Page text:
Go through this gap and find yourself at the top of a slope in another field where there is a clearer track down the hill.  Go down this to the bottom of the hill to a wooden post with a yellow top.  To the right of this there is an open gateway which you go through to into a grassy field.  Go through quite long grass for twenty yards then turn left to walk along the bottom of  fields on a slope. We are walking through shorter grass at the field edge here.  Stay at the bottom for 400 yards until we come to a proper farm track going up the hill.   Ignore the track and go slightly to the left through longer grass to stay along the bottom of the fields going towards a wood ahead to the left of the fields.   After another 400 yards go over a stile.  This takes you into the corner of a field where some of the ground has slipped out of the field so you have a short steep climb to go around this ditch.  Stay at the bottom next to the wood (this is Kirton Wood) for 100 yards until you reach a stile with various waymarks. Going over the stile to the left takes you into Kirton Wood which is a Nature Reserve and pleasant little excursion.  If you have a look at the wood come back to the field to continue the walk.

From the stile you can go straight up along tree line for 200 yards in this grassy field with sheep in it until you come to a hedge after the last of the trees where you go to the left to a yellow topped post at the next hedge along 100 yards away.  Alternatively at the stile by Kirton Wood stay along the bottom for 100 yards to the next hedge and then go up the hill to the yellow topped post.   This post is by a stile and wooden fingerpost.  Go over the stile into the next field, which is ploughed with no clear path and a little uneven to walk on when I did it. Aim for a gap in the hedge on the other side of the field immediately opposite about 200 yards away but when you get there don’t go through the gap.  Instead turn up the hill along the edge of the field following the hedge.  After 200 yards you reach the top of the hill then descend a short way to the corner of the field and another yellow topped post.  There follow the field edge right for fifty yards to a gap and into the next field. Follow the field edge in this field for fifty yards where you see a post with a yellow arrow footpath waymark.

The arrow points sort of straight on which this takes you a diagonally across the field.  If you can see an obvious path then take it but when I was walking there was no clear path and I decided to drop down into the field on the left and go straight down a little way on a slightly distinct track.  I followed that until after 100 yards there was a clear line across where the crops changed.  This line is level with a hedge up the hill on your right.  Turn right here and go up the hill until you reach this hedge line which you follow to the top of the rise and then down to the field corner .  There is a gap in the corner which only really becomes clear when you get close.  Go down from the field to an archway in the hedge where you can look down fifty yards to a line of rushes marking a dyke.  There is a footpath post there but you have to go a little to the left to go over the dyke.  This takes you to the bottom of a field where there is another waymark a little further up.  There should be a path diagonally across the field, which you can take if possible, but there wasn’t when I did the walk.  If that is still the case you should go uphill on the right hand side of the field for 100 yards. At that point look across the field as you go and you should soon see a stile on the other side in the hedge.  Go across the field and go over the stile.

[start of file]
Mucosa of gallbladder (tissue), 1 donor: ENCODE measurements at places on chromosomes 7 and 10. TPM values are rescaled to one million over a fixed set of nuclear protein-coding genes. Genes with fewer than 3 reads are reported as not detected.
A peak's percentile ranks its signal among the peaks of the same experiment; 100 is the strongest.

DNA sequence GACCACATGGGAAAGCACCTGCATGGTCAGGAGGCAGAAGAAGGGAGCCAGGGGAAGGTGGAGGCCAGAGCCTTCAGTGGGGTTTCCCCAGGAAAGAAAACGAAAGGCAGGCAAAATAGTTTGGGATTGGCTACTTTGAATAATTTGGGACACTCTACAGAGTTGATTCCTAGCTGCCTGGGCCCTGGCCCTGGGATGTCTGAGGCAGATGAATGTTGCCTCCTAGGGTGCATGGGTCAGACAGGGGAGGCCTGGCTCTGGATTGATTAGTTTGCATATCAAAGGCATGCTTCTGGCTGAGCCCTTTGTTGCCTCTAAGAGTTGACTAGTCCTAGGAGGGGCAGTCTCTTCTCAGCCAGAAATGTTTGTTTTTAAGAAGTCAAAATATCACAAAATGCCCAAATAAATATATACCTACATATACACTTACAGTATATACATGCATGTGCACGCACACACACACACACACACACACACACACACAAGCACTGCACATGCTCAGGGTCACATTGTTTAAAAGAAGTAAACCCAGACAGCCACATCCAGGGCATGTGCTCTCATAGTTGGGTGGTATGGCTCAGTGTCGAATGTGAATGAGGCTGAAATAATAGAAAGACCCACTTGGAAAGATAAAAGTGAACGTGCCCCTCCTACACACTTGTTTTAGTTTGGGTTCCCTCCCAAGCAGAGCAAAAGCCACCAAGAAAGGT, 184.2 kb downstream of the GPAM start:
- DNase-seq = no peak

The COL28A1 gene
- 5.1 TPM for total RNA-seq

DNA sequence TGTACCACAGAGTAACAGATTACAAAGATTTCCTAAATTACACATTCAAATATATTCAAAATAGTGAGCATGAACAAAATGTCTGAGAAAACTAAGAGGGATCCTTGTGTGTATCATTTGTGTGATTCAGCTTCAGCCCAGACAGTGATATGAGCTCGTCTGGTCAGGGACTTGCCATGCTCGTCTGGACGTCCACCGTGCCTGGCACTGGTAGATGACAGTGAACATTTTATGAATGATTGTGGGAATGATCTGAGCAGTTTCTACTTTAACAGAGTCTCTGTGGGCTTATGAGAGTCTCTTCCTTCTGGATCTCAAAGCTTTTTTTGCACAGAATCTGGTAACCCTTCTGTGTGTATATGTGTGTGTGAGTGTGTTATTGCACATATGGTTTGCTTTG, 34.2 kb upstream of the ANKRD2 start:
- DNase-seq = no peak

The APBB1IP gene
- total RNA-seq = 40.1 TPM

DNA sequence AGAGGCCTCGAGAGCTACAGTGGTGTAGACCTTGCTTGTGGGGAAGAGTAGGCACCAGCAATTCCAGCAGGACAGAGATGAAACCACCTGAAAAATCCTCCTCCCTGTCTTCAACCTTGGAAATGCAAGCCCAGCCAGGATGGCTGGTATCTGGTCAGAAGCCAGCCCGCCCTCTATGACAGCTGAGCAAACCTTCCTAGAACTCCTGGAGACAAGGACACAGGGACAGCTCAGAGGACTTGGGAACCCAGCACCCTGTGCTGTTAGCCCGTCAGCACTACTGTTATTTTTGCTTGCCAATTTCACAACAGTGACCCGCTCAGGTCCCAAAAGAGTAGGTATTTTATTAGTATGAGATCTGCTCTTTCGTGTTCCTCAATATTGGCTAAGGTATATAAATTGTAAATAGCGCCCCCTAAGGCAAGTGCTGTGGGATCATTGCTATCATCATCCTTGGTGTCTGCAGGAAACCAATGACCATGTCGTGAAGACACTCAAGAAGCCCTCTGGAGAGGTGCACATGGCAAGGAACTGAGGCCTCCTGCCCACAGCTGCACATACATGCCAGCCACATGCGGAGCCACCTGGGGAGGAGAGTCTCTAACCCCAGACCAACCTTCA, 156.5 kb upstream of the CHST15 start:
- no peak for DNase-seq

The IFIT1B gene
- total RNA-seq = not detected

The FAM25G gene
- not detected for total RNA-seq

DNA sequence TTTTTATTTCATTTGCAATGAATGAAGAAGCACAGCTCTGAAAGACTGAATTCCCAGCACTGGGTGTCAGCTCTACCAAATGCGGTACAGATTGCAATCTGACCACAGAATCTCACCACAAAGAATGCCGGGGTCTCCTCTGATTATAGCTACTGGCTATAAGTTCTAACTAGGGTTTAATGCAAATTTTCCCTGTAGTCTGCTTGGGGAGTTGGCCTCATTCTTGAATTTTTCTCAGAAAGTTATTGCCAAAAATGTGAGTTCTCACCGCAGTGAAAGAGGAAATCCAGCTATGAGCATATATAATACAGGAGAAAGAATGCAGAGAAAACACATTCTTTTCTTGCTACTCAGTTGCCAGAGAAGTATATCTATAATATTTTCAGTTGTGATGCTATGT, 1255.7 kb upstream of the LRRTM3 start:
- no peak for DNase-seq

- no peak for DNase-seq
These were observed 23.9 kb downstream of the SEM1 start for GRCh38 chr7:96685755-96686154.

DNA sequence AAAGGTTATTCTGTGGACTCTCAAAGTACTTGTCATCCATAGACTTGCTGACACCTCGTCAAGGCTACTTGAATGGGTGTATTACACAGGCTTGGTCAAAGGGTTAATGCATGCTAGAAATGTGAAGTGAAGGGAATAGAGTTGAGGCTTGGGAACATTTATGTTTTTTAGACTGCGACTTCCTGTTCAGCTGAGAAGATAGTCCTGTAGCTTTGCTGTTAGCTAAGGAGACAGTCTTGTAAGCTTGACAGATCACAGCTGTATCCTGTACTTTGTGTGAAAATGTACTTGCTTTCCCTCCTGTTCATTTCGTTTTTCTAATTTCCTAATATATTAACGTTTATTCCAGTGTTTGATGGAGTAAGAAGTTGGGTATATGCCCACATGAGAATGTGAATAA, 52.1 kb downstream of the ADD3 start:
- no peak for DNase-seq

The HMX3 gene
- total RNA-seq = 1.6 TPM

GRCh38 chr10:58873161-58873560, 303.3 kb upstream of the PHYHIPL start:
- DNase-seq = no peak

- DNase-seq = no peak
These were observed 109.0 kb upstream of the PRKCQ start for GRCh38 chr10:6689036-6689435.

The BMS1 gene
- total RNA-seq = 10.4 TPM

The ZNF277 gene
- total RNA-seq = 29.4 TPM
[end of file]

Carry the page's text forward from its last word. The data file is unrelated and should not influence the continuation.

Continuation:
This takes you into a grassy field which may contain cows.  Go right up the hill for 100 yards to a small rather muddy area near a gate where the cows have churned the ground up.  Look to the left of the gate for a stile partially hidden by nettles when I was there.  Find your way through the mud and go over the stile to another small muddy patch.  There are bits of wood and stone to help you through the mud.  There are two stiles just past the mud.  One goes into a grassy field but we want the one under a tree which goes to the left.  Go over this stile onto a track between hedges.  This is a little overgrown at first and quite narrow but after 200 yards it beomes wider and grassy and good to walk on.  Carry on this track for 200 yards to a corner.  On the left at the corner look to a field where there is what’s left of a a motte and bailey castle, the largest remaining in Nottighamshire.  There is a board giving details about it and if you are lucky you may be able to go into the field for a closer look.  However, the kissing gate into the field was locked on my visit.

Laxton’s Motte

To continue the walk, at the corner of the track turn right to follow another wide track for 300 yards.  You reach houses and then the main street in Laxton opposite the church.  Turn left down the hill to return to the start of the walk and possibly a visit to the Dovecote Inn.